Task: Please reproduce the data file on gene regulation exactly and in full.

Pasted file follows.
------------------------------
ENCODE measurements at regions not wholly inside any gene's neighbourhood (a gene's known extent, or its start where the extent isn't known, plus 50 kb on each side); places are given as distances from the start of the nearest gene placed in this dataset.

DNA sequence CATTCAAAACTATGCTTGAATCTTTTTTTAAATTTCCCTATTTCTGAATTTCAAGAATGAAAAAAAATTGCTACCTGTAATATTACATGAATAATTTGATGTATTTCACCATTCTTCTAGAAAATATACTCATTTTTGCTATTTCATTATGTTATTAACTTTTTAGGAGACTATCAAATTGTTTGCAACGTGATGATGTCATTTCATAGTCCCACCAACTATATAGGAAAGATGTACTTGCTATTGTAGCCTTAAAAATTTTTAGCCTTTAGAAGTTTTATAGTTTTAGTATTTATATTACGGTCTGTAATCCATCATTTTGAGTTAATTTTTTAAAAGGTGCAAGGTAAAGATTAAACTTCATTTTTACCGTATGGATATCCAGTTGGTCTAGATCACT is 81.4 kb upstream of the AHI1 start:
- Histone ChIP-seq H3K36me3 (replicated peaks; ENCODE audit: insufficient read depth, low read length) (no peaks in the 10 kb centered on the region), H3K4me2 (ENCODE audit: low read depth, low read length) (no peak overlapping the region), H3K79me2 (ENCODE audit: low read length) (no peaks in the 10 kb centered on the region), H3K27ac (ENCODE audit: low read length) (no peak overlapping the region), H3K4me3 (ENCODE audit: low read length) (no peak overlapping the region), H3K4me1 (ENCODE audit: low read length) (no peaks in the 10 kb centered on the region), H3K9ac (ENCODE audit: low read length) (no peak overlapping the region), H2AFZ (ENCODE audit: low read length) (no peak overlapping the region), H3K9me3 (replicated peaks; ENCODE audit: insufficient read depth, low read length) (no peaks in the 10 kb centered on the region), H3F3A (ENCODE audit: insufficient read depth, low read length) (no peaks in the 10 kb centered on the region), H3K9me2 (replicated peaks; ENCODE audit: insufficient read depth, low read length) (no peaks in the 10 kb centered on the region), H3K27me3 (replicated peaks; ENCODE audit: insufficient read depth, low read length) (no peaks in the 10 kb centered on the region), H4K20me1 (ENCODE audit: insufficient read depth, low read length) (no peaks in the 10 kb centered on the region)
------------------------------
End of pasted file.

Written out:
ENCODE measurements at regions not wholly inside any gene's neighbourhood (a gene's known extent, or its start where the extent isn't known, plus 50 kb on each side); places are given as distances from the start of the nearest gene placed in this dataset.

DNA sequence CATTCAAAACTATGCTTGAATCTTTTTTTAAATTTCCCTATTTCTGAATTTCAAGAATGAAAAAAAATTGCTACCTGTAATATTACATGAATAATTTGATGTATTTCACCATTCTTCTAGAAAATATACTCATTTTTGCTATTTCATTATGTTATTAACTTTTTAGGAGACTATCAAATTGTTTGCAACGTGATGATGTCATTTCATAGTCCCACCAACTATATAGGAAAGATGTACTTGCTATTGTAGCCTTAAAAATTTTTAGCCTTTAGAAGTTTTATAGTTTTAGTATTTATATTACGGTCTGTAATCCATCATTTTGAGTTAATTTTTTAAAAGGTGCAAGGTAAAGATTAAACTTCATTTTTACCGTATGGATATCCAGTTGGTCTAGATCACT is 81.4 kb upstream of the AHI1 start:
- Histone ChIP-seq H3K36me3 (replicated peaks; ENCODE audit: insufficient read depth, low read length) (no peaks in the 10 kb centered on the region), H3K4me2 (ENCODE audit: low read depth, low read length) (no peak overlapping the region), H3K79me2 (ENCODE audit: low read length) (no peaks in the 10 kb centered on the region), H3K27ac (ENCODE audit: low read length) (no peak overlapping the region), H3K4me3 (ENCODE audit: low read length) (no peak overlapping the region), H3K4me1 (ENCODE audit: low read length) (no peaks in the 10 kb centered on the region), H3K9ac (ENCODE audit: low read length) (no peak overlapping the region), H2AFZ (ENCODE audit: low read length) (no peak overlapping the region), H3K9me3 (replicated peaks; ENCODE audit: insufficient read depth, low read length) (no peaks in the 10 kb centered on the region), H3F3A (ENCODE audit: insufficient read depth, low read length) (no peaks in the 10 kb centered on the region), H3K9me2 (replicated peaks; ENCODE audit: insufficient read depth, low read length) (no peaks in the 10 kb centered on the region), H3K27me3 (replicated peaks; ENCODE audit: insufficient read depth, low read length) (no peaks in the 10 kb centered on the region), H4K20me1 (ENCODE audit: insufficient read depth, low read length) (no peaks in the 10 kb centered on the region)